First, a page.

Motorcycle Accidents


Bicycle Accidents


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| Jul 7, 2018 | Uncategorized

Motorcycles seem to be everywhere in Southern California, and one reason for this is the consistently good weather that brings riders out.

While there was a decrease in motorcycle fatalities for a couple of years, the available data shows that the number has been on the rise again, and the experts think they know why.

What the statistics say

Data gathered by the Statewide Integrated Traffic Records System indicates that motorcycle crashes and fatalities increased from 2003 to 2012 by 23 percent. In fact, in just two years, from 2010 to 2012, motorcycle fatalities increased 15 percent in Los Angeles County alone, which had also seen a 49 percent increase in crashes since 2003.

The recession issue

For many people, motorcycles are secondary to cars or pickups. They are not the main mode of transportation but are kept more for weekend pleasure rides. Experts think that because of the recession, people did not have the money to maintain their bikes, so they remained parked in the garage for a couple of years.

The price at the pumps

An improved economy and lower gas prices brought motorcycles out of hibernation, but experts and other riders believe that the favorable prices at the pump also brought out more rusty or inexperienced riders, hence the uptick in motorcycle crashes and fatalities. According to the U.S. Energy Information Administration, the Los Angeles price for regular gas in the summer of 2008 was $4.49. By December, the price had gone down to $1.82. For a couple of years, the number of motorcycle fatalities decreased, but by 2011, the number had begun to climb once more.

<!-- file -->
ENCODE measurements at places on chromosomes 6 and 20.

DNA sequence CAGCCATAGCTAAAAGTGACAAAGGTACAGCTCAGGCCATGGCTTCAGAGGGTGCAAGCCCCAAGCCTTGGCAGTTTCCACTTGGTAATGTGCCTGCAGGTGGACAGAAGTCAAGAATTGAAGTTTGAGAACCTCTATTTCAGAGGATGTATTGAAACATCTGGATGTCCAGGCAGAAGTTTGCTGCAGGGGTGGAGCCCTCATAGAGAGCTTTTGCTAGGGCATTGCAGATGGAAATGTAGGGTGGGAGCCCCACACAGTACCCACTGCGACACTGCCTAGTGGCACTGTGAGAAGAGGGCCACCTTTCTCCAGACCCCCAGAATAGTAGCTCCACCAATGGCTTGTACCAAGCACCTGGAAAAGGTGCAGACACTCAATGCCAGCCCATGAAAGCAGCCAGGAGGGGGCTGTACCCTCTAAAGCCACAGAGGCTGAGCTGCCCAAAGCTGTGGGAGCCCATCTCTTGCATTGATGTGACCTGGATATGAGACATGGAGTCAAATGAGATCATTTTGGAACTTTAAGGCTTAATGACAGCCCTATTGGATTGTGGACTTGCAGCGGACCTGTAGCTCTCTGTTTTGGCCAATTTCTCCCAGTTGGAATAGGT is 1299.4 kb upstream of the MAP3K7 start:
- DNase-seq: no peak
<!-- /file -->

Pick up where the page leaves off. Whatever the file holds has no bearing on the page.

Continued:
Severe injuries

Every rider has to be aware of the possibility of an accident happening at some point, and injuries are usually the result. Some are much more severe than others, but all deserve prompt evaluation by medical professionals, just as the crash itself deserves detailed investigation and follow-up. We are currently in another period of inflated prices at the pump. Will history repeat itself with lowered prices, more motorcycles on the road and an increase in crashes?